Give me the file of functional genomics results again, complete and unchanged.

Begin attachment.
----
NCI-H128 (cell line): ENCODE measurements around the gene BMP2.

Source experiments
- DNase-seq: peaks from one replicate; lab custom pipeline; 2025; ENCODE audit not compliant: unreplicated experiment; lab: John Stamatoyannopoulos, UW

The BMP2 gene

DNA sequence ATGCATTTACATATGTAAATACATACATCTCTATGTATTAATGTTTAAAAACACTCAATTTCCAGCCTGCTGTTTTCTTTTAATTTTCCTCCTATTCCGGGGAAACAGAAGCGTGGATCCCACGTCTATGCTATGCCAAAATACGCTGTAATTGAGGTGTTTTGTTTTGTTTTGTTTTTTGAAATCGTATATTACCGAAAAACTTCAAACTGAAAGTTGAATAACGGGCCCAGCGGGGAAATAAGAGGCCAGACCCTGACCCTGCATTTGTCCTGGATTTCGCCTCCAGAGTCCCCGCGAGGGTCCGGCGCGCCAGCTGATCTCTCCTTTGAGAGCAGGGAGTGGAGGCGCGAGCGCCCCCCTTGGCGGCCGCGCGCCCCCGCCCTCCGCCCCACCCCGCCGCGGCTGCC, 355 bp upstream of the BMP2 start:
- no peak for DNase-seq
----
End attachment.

NCI-H128 (cell line): ENCODE measurements around the gene BMP2.

Source experiments
- DNase-seq: peaks from one replicate; lab custom pipeline; 2025; ENCODE audit not compliant: unreplicated experiment; lab: John Stamatoyannopoulos, UW

The BMP2 gene

DNA sequence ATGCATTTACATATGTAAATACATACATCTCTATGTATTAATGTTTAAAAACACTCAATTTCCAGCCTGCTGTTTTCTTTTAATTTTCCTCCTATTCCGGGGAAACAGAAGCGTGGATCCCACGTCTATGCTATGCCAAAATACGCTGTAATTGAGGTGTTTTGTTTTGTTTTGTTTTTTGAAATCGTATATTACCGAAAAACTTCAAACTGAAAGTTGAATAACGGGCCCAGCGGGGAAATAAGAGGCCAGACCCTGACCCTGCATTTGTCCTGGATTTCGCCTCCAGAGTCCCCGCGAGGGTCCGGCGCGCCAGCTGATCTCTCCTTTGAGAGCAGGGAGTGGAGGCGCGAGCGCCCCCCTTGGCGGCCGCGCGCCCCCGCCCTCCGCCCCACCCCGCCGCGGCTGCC, 355 bp upstream of the BMP2 start:
- no peak for DNase-seq